By Andrea Cordle
The city of Grove City’s pet sales restriction law was supposed to take effect at the start of 2017. Now, council members are voting on a plan to repeal the ordinance.
At the Jan. 3 meeting, council had a first reading of an ordinance to repeal legislation approved last year that would restrict the sale of companion animals in the city.
Council will vote on the repeal because in December of 2016, Gov. John Kasich signed Senate Bill 331 into law, which states that the regulation of pet stores is a matter of statewide interest requiring statewide regulation. The bill preempted local ordinances.
Councilman Ted Berry, who sponsored the pet sale restriction ordinance, said the bill is disheartening.
“This amounts to corporate bullying,” said Berry. “It shows that if you have enough clout and enough money, you can change the law.”
The city’s pet restriction law came about after council approved a special use permit to allow Petland to sell animals. Petland opened a store on London-Groveport Road and part of its business model is to sell pure breed puppies.
Though council approved the permit, some council members disagreed with retail pet stores selling companion animals for profit, alleging the retail company sources the puppies from high volume breeders, also known as puppy mills. The city’s ordinance, which was approved with a majority vote, said that retail pet stores could only sell companion animals that came from rescue organizations or shelters.
According to Petland President Joe Watson, dogs sold come from two sources – regulated or unregulated. He said Petland only works with regulated breeders and distributors who receive government oversight. He said the company supports responsible breeders.
The pet sales restriction legislation in Grove City was heavily debated for months. Berry said council passed a law that residents overwhelmingly supported.
The new state law was sponsored by Sen. Bob Peterson, (R) who represents the 17th District, which includes Ross County where the Petland headquarters are located.
The law states that a retailer can sell companion animals that come from an animal rescue, an animal shelter, a humane society or a qualified breeder. According to the legislation, a qualified breeder can mean a private breeder who breeds a small number of animals or a high volume breeder located in or out of state that is licensed by the United States Department of Agriculture who has not been issued a violation for three years.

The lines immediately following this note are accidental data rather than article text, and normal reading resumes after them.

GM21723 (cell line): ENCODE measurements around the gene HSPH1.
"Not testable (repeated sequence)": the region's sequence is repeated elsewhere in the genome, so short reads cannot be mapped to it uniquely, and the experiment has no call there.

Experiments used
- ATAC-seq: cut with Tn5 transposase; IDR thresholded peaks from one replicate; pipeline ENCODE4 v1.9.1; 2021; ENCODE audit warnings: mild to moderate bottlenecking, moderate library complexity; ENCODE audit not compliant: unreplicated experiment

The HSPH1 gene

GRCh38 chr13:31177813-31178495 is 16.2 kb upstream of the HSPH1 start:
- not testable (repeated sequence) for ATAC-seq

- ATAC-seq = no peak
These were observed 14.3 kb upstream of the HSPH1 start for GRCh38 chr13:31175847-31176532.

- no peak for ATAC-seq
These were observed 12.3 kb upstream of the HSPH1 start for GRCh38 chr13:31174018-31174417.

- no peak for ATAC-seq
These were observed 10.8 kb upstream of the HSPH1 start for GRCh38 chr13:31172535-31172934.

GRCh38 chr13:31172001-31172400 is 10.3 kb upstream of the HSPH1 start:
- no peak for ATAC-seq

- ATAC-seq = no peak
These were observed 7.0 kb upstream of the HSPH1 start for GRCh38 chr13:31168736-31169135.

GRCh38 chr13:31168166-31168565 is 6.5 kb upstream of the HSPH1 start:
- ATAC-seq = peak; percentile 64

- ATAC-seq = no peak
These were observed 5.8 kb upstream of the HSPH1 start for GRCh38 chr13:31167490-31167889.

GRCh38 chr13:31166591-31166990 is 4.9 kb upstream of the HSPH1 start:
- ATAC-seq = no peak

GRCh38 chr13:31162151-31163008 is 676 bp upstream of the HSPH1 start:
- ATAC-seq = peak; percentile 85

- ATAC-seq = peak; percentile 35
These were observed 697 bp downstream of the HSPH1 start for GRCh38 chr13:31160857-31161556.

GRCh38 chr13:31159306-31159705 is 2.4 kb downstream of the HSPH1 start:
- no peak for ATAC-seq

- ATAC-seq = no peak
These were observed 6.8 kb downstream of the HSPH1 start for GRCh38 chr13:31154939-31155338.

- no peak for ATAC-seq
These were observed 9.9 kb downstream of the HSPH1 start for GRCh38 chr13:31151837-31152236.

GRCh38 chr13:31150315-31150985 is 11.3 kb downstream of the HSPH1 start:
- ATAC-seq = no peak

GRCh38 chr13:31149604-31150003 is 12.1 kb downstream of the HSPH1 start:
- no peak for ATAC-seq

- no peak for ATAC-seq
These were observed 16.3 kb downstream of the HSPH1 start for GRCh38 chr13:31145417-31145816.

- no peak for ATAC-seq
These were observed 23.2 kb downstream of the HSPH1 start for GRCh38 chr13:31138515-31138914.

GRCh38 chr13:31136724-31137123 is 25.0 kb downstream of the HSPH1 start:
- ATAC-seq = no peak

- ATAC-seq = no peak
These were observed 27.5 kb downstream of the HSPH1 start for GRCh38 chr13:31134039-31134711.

“This law basically legalizes what they were already doing,” said Berry. “This law affects only one company. There is no other company in the state that sells dogs from high volume breeders.”
After council approved its pet restriction legislation, Petland filed a lawsuit against the city and against Berry. Since the state law was passed, the lawsuit has been put on hold.
According to Stephen Smith, law director for the city of Grove City, Petland’s case against the city has been stayed until it is determined if there will be a challenge at the state level.
The lawsuit against Berry has been dismissed without prejudice, which means the company could refile the suit.
Smith said the city could argue a case against the state on home rule grounds.
“The city has not indicated that they want to go down that road,” said the law director.
Berry said the city cannot do much to prevent the Petland store in Grove City from selling pure breed dogs, but the zoning code and special use permits can keep the company from expanding or relocating within the city.
The state law will go into effect in March.
Council will hold a second reading and public hearing on the repeal of the city’s pet sale restriction ordinance at the next council meeting, 7 p.m. Jan. 17 at City Hall.